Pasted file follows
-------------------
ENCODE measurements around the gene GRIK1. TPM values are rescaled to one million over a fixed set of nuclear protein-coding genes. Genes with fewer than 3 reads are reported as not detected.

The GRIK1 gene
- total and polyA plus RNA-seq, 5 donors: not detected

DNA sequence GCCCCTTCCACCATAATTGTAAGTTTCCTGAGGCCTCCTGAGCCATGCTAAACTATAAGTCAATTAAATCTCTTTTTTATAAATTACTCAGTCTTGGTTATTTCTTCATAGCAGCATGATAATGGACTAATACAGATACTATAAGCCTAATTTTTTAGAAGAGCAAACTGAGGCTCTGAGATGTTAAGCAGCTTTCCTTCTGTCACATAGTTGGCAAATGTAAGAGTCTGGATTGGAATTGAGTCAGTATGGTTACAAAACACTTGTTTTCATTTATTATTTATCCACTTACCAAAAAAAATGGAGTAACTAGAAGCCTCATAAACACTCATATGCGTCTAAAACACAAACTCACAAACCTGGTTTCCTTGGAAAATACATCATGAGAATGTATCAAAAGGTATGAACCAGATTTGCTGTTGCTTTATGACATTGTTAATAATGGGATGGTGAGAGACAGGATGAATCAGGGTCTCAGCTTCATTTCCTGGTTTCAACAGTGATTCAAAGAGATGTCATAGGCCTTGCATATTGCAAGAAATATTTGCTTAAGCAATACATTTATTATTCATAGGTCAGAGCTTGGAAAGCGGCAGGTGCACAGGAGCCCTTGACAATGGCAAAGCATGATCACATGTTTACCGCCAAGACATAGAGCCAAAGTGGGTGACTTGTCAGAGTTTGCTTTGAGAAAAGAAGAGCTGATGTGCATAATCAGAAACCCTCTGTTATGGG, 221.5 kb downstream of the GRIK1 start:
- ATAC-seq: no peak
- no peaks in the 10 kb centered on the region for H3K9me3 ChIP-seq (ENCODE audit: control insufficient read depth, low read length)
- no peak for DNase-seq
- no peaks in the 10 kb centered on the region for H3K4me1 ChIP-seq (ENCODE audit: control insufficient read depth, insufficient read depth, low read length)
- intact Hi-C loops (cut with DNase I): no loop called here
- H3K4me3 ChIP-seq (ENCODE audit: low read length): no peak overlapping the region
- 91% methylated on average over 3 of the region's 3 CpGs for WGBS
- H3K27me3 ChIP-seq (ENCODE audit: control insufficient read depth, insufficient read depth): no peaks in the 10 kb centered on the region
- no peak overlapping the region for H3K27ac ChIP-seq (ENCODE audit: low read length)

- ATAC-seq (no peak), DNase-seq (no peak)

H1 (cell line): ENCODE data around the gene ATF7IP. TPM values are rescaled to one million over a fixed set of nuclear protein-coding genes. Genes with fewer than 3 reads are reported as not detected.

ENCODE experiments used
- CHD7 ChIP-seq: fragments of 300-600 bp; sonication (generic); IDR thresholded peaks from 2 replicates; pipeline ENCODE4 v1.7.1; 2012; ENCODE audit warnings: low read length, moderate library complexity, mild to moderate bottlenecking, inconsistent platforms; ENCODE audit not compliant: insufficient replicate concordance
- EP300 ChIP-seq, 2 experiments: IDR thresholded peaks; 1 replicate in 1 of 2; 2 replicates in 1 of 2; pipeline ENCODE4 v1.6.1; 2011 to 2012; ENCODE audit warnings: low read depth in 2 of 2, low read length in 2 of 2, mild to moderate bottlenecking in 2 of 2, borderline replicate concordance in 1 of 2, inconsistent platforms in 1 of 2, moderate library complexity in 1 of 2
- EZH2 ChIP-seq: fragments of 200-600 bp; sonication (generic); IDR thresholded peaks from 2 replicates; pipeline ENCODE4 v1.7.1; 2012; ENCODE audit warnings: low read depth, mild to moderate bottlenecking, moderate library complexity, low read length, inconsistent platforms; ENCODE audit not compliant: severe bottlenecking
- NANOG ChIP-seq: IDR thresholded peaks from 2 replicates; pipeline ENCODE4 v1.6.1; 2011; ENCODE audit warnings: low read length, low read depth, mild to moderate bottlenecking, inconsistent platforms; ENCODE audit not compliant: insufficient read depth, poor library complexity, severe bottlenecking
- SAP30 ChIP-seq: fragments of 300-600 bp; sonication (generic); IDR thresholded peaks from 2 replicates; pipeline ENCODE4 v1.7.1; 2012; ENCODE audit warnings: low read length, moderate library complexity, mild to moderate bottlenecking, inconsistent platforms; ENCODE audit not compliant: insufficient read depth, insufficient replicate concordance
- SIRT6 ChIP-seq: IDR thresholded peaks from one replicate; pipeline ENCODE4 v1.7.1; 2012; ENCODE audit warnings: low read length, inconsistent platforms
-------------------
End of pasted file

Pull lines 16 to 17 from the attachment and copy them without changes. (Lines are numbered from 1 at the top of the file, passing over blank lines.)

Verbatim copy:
ENCODE experiments used
- CHD7 ChIP-seq: fragments of 300-600 bp; sonication (generic); IDR thresholded peaks from 2 replicates; pipeline ENCODE4 v1.7.1; 2012; ENCODE audit warnings: low read length, moderate library complexity, mild to moderate bottlenecking, inconsistent platforms; ENCODE audit not compliant: insufficient replicate concordance